IT’S ALL ABOUT THAT DIRT!
One of my most vivid memories while studying soil science in college, was when one of my fellow students referred to soil as “dirt.” Using the word dirt instead of soil did not go over so well to my brilliant, but stuffy professor who immediately said to my classmate. “Son, we’re taking about soil here with thousands of living microorganisms, not dirt. Dirt is something you sweep up with a vacuum cleaner.” As rude as that was, the professor got his point across. From that day forward, everyone in the class referred to that top layer of the earth where plants grow as soil, not dirt!
Truth be told, the key to all plant life is a healthy soil. A healthy soil is determined by the amount of beneficial microbial activity, nutrient value, and of course, the soils pH value. All plants have specific soil Ph factors for optimum growth and good health. For example, the soils pH for a healthy blueberry crop is 4.3 to 5.0. These pH values are considered very low and most plants would perform poorly in these acidic ranges. Contrary to that, most plants, flowers, and trees will perform well at a soil pH between 6.0 and 7.0 with 6.5 being ideal. The specific soil pH requirements for each plant type will directly affect the plant or trees ability to utilize the natural nutrients in the soil or fertilizer applied. If a pH value is not within a range considered favorable for a certain plant, that plant may not reach its fullest potential.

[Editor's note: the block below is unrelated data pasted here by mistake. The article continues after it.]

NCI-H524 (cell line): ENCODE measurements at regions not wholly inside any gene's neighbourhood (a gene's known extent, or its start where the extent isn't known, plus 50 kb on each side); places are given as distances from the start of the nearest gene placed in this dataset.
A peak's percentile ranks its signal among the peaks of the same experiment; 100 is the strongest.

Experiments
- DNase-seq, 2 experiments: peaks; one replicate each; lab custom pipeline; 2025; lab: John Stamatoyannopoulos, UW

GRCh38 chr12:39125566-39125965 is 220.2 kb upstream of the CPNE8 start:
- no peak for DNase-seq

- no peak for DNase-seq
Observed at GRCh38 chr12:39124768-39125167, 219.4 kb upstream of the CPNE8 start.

The amount of organic matter in a soil also plays a role in the health of a plant. Organic fertilizers, compost, and humates, all help feed microorganisms that are in turn, responsible for converting nutrients in the soil into a form that the plants can absorb and use.
A healthy soil will also have good air movement, allowing the roots to grow and breathe. This is one reason why core aeration is performed so often on golf course greens and higher maintained home lawns. The loose non-compacted soil structure will provide a healthy environment for microbes and will allow your plants root system to become more extensive and robust. In turn, the loose non-compacted soil structure will handle environmental stresses and pest pressures much better.
So, the next time you go to the garden center to buy a plant, don’t forget to pick up some good dirt….I mean soil!